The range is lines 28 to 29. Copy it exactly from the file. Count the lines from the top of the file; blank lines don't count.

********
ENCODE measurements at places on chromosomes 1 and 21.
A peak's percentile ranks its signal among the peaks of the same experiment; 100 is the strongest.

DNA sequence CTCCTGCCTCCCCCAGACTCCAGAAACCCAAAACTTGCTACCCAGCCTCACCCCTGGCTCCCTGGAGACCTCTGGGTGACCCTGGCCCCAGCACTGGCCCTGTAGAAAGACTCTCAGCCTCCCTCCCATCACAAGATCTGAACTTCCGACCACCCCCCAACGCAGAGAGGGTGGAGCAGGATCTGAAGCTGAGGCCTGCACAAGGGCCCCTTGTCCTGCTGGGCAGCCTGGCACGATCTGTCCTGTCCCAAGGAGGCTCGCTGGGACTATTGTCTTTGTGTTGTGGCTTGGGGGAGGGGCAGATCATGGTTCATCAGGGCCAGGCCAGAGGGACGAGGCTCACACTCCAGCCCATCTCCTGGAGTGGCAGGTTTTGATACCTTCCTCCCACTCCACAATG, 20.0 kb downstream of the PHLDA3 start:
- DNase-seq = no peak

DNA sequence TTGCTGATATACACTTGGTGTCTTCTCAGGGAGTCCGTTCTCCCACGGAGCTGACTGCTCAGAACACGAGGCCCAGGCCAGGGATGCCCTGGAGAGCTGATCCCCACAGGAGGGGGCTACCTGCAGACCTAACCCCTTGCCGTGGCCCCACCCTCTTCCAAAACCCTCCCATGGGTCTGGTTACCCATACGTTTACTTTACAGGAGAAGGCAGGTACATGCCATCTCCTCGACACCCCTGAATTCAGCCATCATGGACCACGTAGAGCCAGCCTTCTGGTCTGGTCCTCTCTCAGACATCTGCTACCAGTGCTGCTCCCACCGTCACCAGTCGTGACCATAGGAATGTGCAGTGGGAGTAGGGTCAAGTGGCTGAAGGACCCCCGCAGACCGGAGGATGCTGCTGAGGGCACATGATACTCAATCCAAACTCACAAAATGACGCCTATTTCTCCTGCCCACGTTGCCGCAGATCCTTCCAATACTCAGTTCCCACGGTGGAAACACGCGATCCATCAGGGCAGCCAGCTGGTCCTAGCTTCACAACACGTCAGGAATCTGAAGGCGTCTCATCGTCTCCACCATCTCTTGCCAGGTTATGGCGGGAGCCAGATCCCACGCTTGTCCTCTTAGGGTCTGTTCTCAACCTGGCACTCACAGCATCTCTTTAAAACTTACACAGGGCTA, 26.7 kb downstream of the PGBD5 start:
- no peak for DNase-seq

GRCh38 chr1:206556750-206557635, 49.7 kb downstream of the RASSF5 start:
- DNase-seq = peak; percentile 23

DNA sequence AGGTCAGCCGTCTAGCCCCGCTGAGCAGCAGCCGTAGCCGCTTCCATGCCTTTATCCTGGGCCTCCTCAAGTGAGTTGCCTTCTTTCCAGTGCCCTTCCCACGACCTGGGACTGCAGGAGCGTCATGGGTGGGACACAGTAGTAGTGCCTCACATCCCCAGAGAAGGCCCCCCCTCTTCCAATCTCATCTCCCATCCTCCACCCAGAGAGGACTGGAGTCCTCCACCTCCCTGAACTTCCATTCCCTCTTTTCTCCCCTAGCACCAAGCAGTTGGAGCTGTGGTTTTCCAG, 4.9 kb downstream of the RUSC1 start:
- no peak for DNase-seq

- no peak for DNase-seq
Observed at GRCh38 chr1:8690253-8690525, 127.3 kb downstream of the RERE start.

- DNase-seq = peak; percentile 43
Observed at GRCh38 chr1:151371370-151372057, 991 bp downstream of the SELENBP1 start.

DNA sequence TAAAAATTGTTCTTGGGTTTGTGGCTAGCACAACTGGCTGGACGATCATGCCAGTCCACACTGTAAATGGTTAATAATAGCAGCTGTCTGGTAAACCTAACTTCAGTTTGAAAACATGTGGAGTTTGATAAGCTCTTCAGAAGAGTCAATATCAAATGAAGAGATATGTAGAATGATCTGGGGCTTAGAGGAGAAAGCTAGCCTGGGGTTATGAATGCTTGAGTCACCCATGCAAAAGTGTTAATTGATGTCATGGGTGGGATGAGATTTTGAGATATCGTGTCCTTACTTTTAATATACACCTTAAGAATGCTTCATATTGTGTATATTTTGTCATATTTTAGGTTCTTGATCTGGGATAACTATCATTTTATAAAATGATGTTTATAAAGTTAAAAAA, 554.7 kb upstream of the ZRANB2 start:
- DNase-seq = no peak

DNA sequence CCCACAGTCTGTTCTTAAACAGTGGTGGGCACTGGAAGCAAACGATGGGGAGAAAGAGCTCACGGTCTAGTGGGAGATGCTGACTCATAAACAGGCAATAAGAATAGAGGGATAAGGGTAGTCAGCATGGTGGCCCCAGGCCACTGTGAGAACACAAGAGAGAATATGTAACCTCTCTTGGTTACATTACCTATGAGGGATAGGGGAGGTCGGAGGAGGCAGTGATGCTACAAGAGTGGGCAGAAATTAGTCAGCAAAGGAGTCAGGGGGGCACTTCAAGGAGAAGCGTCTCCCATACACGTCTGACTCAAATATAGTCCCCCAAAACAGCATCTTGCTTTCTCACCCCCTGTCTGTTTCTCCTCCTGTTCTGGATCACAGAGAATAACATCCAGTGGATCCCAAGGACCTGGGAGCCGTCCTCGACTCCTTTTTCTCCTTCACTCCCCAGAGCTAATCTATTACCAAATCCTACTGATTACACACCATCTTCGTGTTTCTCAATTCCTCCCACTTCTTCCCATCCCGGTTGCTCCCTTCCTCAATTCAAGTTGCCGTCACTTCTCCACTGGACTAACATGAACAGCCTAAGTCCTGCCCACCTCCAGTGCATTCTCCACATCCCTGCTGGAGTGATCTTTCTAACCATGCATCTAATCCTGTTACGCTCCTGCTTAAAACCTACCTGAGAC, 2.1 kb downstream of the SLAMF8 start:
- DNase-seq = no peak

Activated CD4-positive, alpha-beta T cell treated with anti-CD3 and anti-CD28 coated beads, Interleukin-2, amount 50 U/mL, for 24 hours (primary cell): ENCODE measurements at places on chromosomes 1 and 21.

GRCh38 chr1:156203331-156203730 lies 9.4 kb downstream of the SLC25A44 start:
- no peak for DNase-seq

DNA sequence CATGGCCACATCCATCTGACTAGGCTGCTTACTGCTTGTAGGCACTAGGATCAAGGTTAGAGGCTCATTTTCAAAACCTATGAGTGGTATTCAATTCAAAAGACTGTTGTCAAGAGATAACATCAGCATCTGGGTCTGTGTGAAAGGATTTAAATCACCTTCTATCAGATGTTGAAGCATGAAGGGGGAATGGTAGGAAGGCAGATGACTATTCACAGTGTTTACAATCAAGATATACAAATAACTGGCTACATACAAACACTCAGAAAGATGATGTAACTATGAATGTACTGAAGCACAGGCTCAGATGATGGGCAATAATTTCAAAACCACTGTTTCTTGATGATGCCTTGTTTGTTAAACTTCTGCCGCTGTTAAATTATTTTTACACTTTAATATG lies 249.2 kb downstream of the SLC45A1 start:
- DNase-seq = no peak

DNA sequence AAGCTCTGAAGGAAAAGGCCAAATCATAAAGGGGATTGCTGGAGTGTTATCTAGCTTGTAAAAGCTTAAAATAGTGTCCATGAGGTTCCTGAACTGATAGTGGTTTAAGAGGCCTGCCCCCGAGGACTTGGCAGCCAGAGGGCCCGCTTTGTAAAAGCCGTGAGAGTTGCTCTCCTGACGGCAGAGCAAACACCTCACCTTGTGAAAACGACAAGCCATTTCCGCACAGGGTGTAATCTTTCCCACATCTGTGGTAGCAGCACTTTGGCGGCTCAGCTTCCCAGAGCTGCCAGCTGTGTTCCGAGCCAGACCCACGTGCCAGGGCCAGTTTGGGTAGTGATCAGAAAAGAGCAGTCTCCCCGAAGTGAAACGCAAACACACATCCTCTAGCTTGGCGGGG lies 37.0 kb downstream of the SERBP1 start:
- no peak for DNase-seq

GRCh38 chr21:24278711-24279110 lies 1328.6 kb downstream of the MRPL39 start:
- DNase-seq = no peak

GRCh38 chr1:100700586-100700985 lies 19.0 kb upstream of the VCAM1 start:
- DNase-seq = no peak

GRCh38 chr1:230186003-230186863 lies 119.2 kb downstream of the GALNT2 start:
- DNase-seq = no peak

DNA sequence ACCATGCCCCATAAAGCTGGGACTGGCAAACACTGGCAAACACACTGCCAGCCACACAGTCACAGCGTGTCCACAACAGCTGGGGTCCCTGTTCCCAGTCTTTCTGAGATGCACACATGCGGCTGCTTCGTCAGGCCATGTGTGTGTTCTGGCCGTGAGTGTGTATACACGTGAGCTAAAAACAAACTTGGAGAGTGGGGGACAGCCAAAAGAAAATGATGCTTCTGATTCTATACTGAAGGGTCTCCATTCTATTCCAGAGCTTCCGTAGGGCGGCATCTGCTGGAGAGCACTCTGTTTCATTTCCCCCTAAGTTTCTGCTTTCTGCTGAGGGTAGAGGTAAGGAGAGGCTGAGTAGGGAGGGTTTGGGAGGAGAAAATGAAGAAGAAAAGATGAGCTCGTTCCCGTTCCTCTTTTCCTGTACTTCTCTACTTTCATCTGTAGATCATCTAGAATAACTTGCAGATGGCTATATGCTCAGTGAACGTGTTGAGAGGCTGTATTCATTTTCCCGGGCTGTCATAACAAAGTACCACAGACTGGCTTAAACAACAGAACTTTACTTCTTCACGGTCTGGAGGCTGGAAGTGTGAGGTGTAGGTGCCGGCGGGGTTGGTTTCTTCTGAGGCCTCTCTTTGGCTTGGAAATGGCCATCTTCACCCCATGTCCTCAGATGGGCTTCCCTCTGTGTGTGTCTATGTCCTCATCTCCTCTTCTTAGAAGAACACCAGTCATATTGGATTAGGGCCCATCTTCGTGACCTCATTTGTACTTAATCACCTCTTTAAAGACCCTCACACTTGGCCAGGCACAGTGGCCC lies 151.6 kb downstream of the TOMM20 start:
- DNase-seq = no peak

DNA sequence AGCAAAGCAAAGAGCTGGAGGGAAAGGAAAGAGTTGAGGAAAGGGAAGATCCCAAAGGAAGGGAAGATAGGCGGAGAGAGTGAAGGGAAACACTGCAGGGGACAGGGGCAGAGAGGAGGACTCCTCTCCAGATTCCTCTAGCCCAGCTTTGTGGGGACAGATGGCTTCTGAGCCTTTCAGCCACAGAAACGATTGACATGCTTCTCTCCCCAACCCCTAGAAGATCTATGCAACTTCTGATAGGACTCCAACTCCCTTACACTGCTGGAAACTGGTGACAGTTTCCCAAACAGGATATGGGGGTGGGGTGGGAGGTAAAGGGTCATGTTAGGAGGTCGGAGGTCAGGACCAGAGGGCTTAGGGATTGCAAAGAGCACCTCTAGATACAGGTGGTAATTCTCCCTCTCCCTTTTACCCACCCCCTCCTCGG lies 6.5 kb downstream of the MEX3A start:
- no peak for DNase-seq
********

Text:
GRCh38 chr1:100700586-100700985 lies 19.0 kb upstream of the VCAM1 start:
- DNase-seq = no peak